Mindfulness without meditation

The last post in my current series on mindfulness. The beginning of the series is here.

Let’s face it, not everyone wants to sit and meditate.

Formal sitting meditation is the best way to develop the skill of mindfulness, to stengthen your mindfulness muscle, but there are other ways to perform the meditation cycle. All you need is something to focus on that’s going on right now, and then off you go – focus, get distracted, notice, come back to focusing.

Every day I walk to the tube station (subway) 15 minutes from my house. On the way, I focus on the sensation of my feet alternately making contact with, and then pushing off from, the floor. I can manage about 100 yards before I get lost in a train of thought. But then I notice it’s happened, and I bring my attention back to my feet. I’m meditating by walking! And this means I can do two 15 minute meditations (there and back) every day. No more remembering another thing to fit into my busy morning schedule or worrying if I really have time to spend 15 minutes sitting doing nothing!

And it’s not just walking. If you think about it, there are so many opportunities every day – brushing your teeth, having a shower, washing dishes, preparing food, exercising in the gym. Once you’ve got the hang of it, you can even meditate while you’re driving on the motorway (though I wouldn’t recommend this for absolute novices!)

Even just short check-ins remind you to focus on the present – helping to give you Level 1 benefits. You can stick a sticker on your computer screen to remind you to check in when you see it. You simply spend 30-60 seconds tuning in to your body, your environment, the sights, sounds and smells. And for that short minute, you’re accessing the Level 1 benefits and interrupting whatever you happened to be ruminating on at the time. Sure, you’re not going to develop stable awareness if this is all you ever do (at least, if you do, it’s likely to take quite a long time!) but who doesn’t want an immediately available stress relief? A regular alarm on your phone is also a good reminder.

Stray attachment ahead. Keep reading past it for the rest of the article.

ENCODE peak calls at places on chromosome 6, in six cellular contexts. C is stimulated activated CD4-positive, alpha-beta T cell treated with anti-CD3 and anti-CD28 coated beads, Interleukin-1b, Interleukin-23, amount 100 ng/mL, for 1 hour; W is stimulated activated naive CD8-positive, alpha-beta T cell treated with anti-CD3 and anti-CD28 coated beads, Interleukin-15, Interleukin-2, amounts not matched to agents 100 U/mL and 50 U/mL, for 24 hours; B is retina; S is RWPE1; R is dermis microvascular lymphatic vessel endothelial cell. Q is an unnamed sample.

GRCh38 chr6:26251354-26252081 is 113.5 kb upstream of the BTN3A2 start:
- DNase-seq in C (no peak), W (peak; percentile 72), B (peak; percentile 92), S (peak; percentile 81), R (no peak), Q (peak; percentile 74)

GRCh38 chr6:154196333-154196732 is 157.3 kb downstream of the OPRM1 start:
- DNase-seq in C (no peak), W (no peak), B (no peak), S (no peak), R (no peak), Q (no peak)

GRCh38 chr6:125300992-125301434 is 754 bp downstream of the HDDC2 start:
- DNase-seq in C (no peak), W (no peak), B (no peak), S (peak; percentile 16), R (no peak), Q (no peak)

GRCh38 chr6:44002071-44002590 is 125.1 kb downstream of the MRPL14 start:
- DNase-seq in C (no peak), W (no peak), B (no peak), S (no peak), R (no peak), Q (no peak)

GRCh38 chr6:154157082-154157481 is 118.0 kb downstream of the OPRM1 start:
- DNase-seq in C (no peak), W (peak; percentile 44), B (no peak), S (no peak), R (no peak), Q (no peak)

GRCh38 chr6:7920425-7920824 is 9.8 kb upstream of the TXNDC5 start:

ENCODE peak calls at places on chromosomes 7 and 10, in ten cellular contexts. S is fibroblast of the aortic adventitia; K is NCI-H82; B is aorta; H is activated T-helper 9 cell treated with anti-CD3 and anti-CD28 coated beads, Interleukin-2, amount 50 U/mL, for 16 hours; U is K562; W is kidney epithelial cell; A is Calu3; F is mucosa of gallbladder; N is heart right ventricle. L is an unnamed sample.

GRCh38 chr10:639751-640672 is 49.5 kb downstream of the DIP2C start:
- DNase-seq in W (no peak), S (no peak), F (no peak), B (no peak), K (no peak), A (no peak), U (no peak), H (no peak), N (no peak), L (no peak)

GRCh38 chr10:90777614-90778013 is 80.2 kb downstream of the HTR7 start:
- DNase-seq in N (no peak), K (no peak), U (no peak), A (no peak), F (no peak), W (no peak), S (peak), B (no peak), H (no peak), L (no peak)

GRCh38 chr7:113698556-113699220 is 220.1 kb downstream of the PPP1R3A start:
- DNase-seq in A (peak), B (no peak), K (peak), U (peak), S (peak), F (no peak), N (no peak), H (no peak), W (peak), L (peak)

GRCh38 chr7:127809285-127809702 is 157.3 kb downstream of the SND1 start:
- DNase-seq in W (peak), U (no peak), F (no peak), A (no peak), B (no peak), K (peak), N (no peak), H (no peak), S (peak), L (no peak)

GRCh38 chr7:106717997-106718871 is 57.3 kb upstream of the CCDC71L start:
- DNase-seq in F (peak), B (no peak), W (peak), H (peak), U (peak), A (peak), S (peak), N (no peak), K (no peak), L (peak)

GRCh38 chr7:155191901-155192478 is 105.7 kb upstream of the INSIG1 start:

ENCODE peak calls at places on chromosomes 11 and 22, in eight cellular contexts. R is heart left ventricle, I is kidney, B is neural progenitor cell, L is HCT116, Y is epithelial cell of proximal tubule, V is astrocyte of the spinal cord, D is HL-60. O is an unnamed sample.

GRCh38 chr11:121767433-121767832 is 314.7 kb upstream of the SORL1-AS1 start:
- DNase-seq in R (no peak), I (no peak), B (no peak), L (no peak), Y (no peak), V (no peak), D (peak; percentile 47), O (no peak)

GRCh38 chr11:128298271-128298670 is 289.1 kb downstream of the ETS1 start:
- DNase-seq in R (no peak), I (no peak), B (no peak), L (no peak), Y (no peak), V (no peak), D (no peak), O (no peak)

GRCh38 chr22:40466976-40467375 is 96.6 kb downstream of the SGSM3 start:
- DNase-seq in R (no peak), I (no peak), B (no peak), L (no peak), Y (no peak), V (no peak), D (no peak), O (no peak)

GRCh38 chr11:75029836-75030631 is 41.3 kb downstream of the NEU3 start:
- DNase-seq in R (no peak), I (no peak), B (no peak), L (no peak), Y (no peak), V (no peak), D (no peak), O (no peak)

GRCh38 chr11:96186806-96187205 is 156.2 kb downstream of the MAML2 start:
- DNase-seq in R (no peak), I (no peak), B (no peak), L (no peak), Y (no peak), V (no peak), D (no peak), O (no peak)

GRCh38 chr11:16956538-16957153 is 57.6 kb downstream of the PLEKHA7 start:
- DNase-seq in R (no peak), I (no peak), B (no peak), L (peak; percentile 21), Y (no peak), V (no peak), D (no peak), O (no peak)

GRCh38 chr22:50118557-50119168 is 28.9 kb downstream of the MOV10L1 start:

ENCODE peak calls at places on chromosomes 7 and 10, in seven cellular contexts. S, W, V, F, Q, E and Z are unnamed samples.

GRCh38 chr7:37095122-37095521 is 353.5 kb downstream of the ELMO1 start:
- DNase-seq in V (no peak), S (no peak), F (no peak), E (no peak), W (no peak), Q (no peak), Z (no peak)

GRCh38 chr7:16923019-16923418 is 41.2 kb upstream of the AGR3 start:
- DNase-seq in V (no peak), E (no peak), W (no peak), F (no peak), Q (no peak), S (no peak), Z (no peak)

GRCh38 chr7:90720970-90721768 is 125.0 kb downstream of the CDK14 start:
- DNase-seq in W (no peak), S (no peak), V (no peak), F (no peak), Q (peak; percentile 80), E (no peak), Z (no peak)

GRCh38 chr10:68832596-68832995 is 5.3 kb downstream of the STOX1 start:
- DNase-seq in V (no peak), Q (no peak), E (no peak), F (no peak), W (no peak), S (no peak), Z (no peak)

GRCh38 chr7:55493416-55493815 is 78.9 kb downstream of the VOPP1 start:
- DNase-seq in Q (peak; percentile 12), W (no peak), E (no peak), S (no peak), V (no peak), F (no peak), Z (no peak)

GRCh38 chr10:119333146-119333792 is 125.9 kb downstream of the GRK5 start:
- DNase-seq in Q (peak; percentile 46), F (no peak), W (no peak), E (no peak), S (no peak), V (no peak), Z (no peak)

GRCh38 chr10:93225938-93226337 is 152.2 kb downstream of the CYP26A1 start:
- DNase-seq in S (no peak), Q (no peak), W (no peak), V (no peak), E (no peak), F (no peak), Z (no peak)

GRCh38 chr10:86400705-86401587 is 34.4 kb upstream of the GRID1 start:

I’m a particular fan of the way Zen is built into Japanese culture so that it triggers you to be mindful, even without noticing. One example is in Zen pottery, where the master potters deliberately introduce imperfections into the glaze. They spend years mastering how to do this in a way that looks accidental. But the point is that instead of having a bowl in your hands that is perfect, and thereby likely to go unnoticed as ‘just a bowl’, you notice the imperfection, and in that moment you’re pulled away from whatever inner dialog is running through your head, and your attention is focused on the bowl. What it looks like, how the imperfection in the glaze feels under your fingers. You don’t realise, but you’ve just had a mindful moment.

There’s one last way that you can train your mindfulness without meditating. At some point as you practice meditation and approach the Level 2 benefits, the penny will drop and you’ll have an ‘a-ha!’ moment. Suddenly you realise what if feels like to be aware of your thoughts and see them as thoughts. You’ll get what I’m talking about when I talk about watching a movie with the lights on. And once you’ve had a taste of that experience, you can start playing a new game. The game of trying to hold that feeling for as long as possible, as often as possible during the day. And, though meditation is still the best way of strengthening the mental muscle, you can do a lot by repeatedley flexing it wherever you are and whatever you’re doing.

I was at an event the other evening launching the UK’s latest thinking on how to introduce mindfulness into workplaces, and during a Q&A session, someone in the audience made the point that the Sanskrit word that we translate into “mindfulness” is actually quite difficult to translate directly into English. But he prefered the translation “awareness”. I still like to think of it as having the lights on, but either way, that’s the real game. Meditation’s just one of the tools to get you there.

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